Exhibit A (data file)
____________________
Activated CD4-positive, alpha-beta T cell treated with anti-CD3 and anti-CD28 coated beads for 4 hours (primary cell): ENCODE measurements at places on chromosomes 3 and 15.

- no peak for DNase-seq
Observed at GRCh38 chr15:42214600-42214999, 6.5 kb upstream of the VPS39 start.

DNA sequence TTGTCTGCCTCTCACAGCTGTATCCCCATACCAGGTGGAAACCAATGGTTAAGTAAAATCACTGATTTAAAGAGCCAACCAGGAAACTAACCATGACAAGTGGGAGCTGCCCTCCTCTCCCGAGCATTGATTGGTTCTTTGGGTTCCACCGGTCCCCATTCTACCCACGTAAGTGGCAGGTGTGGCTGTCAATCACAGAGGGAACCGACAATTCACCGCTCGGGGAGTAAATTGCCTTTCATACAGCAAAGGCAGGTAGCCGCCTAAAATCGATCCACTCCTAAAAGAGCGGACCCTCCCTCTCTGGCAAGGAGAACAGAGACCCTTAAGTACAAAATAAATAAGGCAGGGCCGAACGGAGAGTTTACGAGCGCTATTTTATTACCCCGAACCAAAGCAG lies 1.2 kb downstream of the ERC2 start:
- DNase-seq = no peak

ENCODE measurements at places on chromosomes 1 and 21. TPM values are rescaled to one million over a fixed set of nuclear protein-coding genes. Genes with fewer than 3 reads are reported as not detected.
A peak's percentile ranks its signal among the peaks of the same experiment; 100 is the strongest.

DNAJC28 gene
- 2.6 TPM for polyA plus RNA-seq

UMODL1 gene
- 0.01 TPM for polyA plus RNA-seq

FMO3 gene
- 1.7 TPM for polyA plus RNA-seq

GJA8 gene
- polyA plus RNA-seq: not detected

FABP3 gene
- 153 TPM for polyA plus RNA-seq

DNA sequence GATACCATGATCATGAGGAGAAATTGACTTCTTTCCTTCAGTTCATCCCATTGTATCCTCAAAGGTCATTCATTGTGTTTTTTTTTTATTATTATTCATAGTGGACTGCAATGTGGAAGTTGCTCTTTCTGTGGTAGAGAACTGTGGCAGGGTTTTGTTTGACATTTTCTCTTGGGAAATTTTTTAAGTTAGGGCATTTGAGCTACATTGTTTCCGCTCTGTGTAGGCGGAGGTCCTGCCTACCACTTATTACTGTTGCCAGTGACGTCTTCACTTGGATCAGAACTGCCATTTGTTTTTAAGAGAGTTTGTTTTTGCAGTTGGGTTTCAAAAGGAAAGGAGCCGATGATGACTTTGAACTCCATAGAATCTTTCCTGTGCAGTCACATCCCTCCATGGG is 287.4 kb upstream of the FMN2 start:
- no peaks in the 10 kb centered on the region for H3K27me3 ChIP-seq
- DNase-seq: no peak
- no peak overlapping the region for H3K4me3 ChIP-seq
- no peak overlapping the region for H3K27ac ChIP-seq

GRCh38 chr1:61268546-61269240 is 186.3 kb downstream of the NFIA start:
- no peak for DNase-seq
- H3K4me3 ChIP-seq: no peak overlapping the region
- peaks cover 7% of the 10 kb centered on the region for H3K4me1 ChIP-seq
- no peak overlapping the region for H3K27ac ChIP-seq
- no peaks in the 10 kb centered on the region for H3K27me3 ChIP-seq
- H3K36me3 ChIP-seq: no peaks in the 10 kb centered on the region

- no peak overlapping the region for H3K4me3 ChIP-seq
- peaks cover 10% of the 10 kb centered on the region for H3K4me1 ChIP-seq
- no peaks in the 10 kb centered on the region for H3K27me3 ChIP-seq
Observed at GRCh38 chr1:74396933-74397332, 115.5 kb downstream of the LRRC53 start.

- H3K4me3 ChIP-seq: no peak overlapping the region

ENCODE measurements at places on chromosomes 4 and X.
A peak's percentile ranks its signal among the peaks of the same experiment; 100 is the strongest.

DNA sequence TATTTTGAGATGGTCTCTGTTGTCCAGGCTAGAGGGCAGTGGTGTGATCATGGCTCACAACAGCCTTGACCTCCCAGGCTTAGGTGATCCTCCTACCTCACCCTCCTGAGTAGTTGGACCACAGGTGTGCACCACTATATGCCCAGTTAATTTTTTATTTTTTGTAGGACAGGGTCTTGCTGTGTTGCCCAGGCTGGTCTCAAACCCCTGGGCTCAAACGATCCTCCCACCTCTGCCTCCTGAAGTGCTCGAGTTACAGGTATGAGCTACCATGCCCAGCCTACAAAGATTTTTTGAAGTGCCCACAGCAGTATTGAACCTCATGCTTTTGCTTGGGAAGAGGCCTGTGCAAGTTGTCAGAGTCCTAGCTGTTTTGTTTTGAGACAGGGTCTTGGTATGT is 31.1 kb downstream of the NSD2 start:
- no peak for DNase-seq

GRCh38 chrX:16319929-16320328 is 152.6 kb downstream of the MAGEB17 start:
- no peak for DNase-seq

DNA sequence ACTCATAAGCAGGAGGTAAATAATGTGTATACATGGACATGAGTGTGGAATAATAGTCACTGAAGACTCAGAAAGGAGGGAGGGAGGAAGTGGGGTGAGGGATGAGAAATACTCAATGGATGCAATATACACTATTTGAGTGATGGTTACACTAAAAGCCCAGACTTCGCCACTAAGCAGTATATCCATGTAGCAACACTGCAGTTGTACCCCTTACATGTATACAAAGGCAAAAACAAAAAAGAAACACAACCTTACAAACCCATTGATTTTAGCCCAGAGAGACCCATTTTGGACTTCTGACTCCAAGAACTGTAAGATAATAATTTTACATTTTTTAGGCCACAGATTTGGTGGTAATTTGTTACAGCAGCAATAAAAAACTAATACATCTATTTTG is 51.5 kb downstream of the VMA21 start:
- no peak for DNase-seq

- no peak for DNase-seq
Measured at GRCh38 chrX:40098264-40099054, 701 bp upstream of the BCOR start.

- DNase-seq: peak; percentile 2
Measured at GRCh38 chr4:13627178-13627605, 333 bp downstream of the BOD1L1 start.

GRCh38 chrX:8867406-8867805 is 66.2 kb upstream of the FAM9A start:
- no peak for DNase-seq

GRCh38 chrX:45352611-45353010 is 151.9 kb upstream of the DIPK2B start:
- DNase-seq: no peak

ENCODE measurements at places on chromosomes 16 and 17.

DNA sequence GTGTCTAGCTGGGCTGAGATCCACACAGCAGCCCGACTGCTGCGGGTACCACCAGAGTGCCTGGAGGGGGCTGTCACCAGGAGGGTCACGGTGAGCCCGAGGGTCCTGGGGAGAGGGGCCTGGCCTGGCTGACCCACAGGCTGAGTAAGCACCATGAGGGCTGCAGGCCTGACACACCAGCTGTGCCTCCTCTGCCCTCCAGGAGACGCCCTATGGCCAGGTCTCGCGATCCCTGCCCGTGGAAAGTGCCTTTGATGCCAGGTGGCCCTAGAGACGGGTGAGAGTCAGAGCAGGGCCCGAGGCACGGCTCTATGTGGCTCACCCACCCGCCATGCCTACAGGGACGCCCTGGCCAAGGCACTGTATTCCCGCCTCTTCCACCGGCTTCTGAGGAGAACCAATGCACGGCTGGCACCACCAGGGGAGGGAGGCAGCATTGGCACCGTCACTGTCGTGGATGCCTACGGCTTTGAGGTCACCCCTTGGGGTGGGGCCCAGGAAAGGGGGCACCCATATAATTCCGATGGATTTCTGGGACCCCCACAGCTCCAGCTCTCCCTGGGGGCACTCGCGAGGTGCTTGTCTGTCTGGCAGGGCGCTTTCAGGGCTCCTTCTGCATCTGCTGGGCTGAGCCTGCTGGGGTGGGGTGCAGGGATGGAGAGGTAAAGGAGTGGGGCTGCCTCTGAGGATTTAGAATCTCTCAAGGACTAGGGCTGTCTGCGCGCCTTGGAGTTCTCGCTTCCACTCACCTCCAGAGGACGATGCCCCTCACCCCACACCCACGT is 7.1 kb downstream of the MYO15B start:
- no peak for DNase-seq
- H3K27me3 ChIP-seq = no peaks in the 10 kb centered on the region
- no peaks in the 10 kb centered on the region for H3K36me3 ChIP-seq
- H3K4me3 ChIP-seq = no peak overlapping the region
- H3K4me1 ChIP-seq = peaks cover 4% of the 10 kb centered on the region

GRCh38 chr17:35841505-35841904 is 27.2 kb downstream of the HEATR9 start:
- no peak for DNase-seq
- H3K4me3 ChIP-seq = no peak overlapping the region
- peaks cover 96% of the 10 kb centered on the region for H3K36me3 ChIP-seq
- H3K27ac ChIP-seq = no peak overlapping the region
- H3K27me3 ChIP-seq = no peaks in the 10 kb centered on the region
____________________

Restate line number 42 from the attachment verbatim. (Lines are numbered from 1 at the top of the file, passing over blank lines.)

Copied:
- no peak for DNase-seq